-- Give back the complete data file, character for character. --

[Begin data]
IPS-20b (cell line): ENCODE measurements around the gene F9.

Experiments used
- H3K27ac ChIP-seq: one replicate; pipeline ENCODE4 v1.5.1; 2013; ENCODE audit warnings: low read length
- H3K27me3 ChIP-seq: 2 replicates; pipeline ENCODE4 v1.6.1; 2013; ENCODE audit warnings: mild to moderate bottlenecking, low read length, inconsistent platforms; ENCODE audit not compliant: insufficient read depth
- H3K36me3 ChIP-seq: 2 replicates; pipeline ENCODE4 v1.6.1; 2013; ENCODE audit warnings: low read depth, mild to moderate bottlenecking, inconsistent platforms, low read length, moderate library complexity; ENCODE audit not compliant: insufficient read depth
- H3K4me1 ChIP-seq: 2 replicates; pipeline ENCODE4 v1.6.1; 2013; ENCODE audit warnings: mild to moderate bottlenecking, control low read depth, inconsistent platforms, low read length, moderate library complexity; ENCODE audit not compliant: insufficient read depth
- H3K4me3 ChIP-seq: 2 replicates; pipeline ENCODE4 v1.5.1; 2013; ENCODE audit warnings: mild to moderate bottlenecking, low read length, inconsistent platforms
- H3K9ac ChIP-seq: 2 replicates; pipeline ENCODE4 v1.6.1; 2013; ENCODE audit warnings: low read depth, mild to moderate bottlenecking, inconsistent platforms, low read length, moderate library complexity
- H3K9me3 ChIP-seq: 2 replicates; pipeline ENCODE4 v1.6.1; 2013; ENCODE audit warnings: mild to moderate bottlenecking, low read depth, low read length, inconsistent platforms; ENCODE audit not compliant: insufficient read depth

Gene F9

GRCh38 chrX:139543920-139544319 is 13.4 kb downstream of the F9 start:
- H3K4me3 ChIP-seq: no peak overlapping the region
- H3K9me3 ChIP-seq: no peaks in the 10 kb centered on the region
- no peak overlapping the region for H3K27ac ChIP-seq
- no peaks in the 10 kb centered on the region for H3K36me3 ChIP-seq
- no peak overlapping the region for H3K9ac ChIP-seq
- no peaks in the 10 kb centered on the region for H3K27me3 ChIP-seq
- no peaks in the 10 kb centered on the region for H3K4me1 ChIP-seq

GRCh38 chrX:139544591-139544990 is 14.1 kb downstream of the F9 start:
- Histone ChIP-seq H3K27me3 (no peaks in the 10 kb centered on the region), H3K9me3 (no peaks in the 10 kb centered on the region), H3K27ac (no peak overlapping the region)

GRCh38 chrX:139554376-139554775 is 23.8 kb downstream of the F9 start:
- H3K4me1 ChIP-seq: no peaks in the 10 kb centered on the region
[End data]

IPS-20b (cell line): ENCODE measurements around the gene F9.

Experiments used
- H3K27ac ChIP-seq: one replicate; pipeline ENCODE4 v1.5.1; 2013; ENCODE audit warnings: low read length
- H3K27me3 ChIP-seq: 2 replicates; pipeline ENCODE4 v1.6.1; 2013; ENCODE audit warnings: mild to moderate bottlenecking, low read length, inconsistent platforms; ENCODE audit not compliant: insufficient read depth
- H3K36me3 ChIP-seq: 2 replicates; pipeline ENCODE4 v1.6.1; 2013; ENCODE audit warnings: low read depth, mild to moderate bottlenecking, inconsistent platforms, low read length, moderate library complexity; ENCODE audit not compliant: insufficient read depth
- H3K4me1 ChIP-seq: 2 replicates; pipeline ENCODE4 v1.6.1; 2013; ENCODE audit warnings: mild to moderate bottlenecking, control low read depth, inconsistent platforms, low read length, moderate library complexity; ENCODE audit not compliant: insufficient read depth
- H3K4me3 ChIP-seq: 2 replicates; pipeline ENCODE4 v1.5.1; 2013; ENCODE audit warnings: mild to moderate bottlenecking, low read length, inconsistent platforms
- H3K9ac ChIP-seq: 2 replicates; pipeline ENCODE4 v1.6.1; 2013; ENCODE audit warnings: low read depth, mild to moderate bottlenecking, inconsistent platforms, low read length, moderate library complexity
- H3K9me3 ChIP-seq: 2 replicates; pipeline ENCODE4 v1.6.1; 2013; ENCODE audit warnings: mild to moderate bottlenecking, low read depth, low read length, inconsistent platforms; ENCODE audit not compliant: insufficient read depth

Gene F9

GRCh38 chrX:139543920-139544319 is 13.4 kb downstream of the F9 start:
- H3K4me3 ChIP-seq: no peak overlapping the region
- H3K9me3 ChIP-seq: no peaks in the 10 kb centered on the region
- no peak overlapping the region for H3K27ac ChIP-seq
- no peaks in the 10 kb centered on the region for H3K36me3 ChIP-seq
- no peak overlapping the region for H3K9ac ChIP-seq
- no peaks in the 10 kb centered on the region for H3K27me3 ChIP-seq
- no peaks in the 10 kb centered on the region for H3K4me1 ChIP-seq

GRCh38 chrX:139544591-139544990 is 14.1 kb downstream of the F9 start:
- Histone ChIP-seq H3K27me3 (no peaks in the 10 kb centered on the region), H3K9me3 (no peaks in the 10 kb centered on the region), H3K27ac (no peak overlapping the region)

GRCh38 chrX:139554376-139554775 is 23.8 kb downstream of the F9 start:
- H3K4me1 ChIP-seq: no peaks in the 10 kb centered on the region